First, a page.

He walked up to us as we were talking and greeted us. He held my hand after we shook hands, just long enough for me to begin to be uncomfortable with it.
As he sat down, engaged my friend in conversation and started talking to me, I found myself wondering why he was speaking the way he was. Words slurred together and didn’t make a lot of sense easily. I found out later that he had been this way for the past few years, after presumably having some sort of mental injury.
Not aware of this at the time, I was a bit uneasy, but decided to take my cues from my friend, who seemed to be unruffled by it all. The two spoke for a few minutes. He tried to include me, and I did my best to respond, but again, there was a difficulty in understanding what he was trying to say.
My friend got up and went into her house to get something, leaving the two of us alone. I was eating a small handful of freshly roasted cashews and there was a small mound of them between the two of us.
I remembered that it is polite to share if you are eating, so asked if he wanted any. He nodded, and waited for me to give him some. He must have thought I would take from the pile between us, because when I handed him some of my own, he stared at me for a moment or two. I wasn’t certain this was a good stare, and hoped I hadn’t offended him.
He started talking again, thanking me as he munched on his cashews. I couldn’t understand everything, but he continued to talk to my friend when she came back. After he had thanked us and left, I asked her what he had said, still slightly concerned that I might have offended him in some way.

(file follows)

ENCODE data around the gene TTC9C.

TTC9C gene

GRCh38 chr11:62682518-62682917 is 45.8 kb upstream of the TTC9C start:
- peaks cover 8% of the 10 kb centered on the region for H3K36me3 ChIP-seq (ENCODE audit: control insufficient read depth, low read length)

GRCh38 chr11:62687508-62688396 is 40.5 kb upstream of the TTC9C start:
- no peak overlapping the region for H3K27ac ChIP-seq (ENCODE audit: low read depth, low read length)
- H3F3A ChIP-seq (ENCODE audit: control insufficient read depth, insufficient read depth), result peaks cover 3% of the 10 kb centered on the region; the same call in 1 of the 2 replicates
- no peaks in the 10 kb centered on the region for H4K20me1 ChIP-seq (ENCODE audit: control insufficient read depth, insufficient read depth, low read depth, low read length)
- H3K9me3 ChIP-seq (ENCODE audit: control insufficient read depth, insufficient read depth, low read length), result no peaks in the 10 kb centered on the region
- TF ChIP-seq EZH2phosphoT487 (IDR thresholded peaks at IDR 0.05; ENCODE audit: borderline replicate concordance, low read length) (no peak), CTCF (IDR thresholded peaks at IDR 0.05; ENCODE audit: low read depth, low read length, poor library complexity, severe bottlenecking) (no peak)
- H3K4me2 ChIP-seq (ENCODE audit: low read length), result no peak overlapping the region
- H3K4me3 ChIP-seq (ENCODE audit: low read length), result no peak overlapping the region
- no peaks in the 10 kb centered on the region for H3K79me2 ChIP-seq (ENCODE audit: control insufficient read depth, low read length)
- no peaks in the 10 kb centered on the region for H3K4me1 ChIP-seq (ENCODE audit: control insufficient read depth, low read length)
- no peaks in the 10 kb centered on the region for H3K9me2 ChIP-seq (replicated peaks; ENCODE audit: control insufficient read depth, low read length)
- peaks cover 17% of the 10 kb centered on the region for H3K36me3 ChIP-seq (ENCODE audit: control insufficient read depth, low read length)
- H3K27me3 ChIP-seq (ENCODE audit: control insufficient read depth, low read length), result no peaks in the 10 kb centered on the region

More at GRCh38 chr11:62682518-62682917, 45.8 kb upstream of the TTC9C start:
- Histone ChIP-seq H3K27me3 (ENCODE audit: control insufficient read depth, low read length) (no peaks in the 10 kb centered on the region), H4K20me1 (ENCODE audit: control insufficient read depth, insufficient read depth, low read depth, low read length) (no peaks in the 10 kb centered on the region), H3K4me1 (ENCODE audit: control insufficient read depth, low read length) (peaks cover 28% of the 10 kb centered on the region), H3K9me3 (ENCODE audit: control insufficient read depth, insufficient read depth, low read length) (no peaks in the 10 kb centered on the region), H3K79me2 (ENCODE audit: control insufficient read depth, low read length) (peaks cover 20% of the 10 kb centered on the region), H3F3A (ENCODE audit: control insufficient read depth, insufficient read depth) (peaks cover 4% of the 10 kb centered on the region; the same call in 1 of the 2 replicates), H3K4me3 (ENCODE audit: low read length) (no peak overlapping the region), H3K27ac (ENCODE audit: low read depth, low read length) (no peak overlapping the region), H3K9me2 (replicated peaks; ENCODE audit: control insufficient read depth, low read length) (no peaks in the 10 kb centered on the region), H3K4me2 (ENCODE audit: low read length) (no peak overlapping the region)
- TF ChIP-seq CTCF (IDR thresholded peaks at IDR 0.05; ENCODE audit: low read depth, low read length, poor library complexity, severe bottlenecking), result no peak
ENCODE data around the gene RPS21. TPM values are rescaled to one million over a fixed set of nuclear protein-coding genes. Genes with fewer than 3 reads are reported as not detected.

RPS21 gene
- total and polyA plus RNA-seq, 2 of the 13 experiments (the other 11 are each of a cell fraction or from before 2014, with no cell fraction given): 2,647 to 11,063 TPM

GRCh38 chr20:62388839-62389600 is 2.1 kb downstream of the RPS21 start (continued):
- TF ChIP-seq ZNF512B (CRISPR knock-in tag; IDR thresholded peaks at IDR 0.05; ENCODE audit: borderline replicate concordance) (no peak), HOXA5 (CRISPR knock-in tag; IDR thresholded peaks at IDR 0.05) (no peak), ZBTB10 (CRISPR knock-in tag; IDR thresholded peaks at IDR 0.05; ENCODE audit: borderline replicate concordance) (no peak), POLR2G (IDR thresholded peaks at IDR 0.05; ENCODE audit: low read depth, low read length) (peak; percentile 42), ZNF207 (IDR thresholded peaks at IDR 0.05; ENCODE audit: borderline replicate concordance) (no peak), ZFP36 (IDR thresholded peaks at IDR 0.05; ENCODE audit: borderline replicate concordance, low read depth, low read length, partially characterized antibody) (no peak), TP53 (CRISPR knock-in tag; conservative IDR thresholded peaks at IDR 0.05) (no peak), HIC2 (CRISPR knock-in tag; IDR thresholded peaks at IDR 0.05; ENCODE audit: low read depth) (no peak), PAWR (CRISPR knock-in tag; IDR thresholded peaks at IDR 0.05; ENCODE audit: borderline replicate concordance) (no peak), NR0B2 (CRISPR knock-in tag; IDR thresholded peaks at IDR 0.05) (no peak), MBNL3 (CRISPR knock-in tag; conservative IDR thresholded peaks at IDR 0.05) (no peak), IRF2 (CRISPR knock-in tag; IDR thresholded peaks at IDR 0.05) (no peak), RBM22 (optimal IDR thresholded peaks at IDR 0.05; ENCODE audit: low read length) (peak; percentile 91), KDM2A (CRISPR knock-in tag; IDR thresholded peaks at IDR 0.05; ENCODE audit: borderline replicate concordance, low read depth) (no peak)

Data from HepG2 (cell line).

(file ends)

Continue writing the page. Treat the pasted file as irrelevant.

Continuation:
She reassured me. “He said that you gave him the food from your own hand. The food that you were eating was already gone and basically garbage now. But what you had given to him would continue to give you a blessing in heaven.”
I have thought long and hard on this. It saddens me on the one hand, because if he believes as many do, then what he meant by that is that I’m basically building up my “heavenly credit”. It’s earning interest and that will help me when I stand to be judged one day. And the truly sad thing is that in some ways it’s close. Acts of love and service, even the small, everyday ones, do have eternal value when done for the glory of God.
When done for the glory of God, not when done to bring about my salvation and deliverance from judgement. The mentality of working, working, working for the pardon of God is a heartbreaking one when compared to the message that the work is already done.
On the other hand, it was a reminder to me. Even the little things that I do can have eternal value. Giving a handful of cashews, to the glory of God. Stopping by to say hi to my neighbors, to the glory of God. Wrestling through a math lesson with a frustrated child, to the glory of God. Talking to a friend about what Christ is teaching me lately, to the glory of God. Choosing to be faithful in the mundane, tedious and draining aspects of everyday life, to the glory of God.
These sorts of conversations shame me, and create in me a greater motivation. If those around me seek to act in love, service, generosity etc. in small part, or in large, because of their fear of judgment, how much more should I seek to be faithful in all of those areas because I know that I’m free from judgment by the work of Christ, and want others to know that as well. I love Him, therefore I seek His glory.